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August 2004

USNS Apache makes historic trip to St. Petersburg
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By Gillian M. Brigham

Chief Warrant Officer Robert C. Riendeau, Capt. Smirnov, Igor Glukhov, Sr. Lt. Olla Mozgovoya,  and Cmdr. William P. Hamblet
Chief Warrant Officer Robert C. Riendeau, USN, officer-in-charge of Mobile Dive and Salvage Unit Two, Detachment Charlie,(left) explains to (from left) Capt. Smirnov, RFN, commander, Leningrad Naval Base Diving and Salvage Operations, Igor Glukhov, Sr. Lt. Olla Mozgovoya, RFN, and Cmdr. William P. Hamblet, USN, Naval Attach', U.S. Defense Attach' Office Moscow, how USNS Apache' s crane is used to lower divers into the water.

When Military Sealift Command fleet ocean tug USNS Apache sailed into St. Petersburg, Russia, on July 9, she was not just making a diplomatic port call - she was making MSC history.

Apache's trek to St. Petersburg, the only such trip a U.S. Navy ship has made to any Russian Baltic fleet port this year, also marked what is believed to be the first time an MSC ship has visited the former communist nation in the command's more than fifty-year history.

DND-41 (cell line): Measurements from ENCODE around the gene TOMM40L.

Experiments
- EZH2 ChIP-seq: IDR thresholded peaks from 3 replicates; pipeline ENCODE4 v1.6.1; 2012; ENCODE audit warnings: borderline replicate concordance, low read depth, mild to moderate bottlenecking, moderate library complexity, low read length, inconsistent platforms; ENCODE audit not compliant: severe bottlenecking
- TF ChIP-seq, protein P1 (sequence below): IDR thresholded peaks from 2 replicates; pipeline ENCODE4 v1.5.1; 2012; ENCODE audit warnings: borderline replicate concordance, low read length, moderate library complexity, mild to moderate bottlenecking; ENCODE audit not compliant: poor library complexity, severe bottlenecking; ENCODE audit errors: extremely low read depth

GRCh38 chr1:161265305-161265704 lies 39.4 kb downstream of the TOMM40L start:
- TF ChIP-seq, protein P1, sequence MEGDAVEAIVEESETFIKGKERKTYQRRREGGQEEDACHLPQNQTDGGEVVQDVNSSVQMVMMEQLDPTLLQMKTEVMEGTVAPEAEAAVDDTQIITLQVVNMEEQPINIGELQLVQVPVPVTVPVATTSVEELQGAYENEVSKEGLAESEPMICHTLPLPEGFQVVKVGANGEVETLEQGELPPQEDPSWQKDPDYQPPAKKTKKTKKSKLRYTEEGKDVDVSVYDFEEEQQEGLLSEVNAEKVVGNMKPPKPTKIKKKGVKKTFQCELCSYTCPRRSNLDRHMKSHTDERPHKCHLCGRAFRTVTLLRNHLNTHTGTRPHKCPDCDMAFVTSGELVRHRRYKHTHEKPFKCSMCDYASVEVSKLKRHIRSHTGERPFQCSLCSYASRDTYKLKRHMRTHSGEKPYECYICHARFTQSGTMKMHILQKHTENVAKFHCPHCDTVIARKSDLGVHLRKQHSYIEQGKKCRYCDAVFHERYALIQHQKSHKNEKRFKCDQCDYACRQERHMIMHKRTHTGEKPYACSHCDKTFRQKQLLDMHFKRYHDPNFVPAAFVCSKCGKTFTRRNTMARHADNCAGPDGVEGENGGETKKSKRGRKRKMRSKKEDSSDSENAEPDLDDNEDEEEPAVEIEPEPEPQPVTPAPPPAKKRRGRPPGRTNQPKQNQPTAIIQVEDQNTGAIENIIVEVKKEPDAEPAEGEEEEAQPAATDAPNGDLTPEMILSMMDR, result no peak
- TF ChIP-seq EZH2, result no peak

Apache's visit continued the tradition begun in 2000 of having a U.S. Navy ship make an appearance in St. Petersburg every summer. This visit, however, was conducted without the pomp and protocol that typifies the rare occasion of a U.S. Navy ship being in port in Russia.

"The port visit was a great experience for us. Ours was a low-key, working visit," said Apache's master, Capt. Charles R. Rodriguez. "This was done intentionally in order to promote the concept that Russia and the United States can be 'working' partners. It is hoped that the interaction between the two navies can develop into a relationship wherein visits such as this one can be viewed as business as usual, much as it is with the navies of other countries we routinely visit."

Part of the work the ship was doing in St. Petersburg during her four-day stay included hosting representatives from the Russian Federation Navy's diving and salvage community, a branch of Russia's navy that was working with the U.S. Navy for the first time. Members of Mobile Dive and Salvage Unit Two, Detachment Charlie, on board Apache briefed the Russian divers on U.S. Navy dive and salvage operations, showcasing the ship's diving capabilities and equipment.

Apache's master also served in a diplomatic capacity while in St. Petersburg, meeting with a handful of Russian military officials.

"I paid a courtesy call to the commander of the Leningrad Naval Base. His chief of staff and a couple of other officers returned the call by coming to the ship for lunch and a tour of the ship," said Capt. Rodriguez.

"From a military diplomatic perspective, the Apache port visit was very successful for promoting the U.S. Navy," said Cmdr. William Hamblet, USN, Naval Attach', U.S. Defense Attach' Office Moscow. "Military Sealift Command and the MDSU Two team on board Apache demonstrated the highest level of military professionalism and diplomatic skill."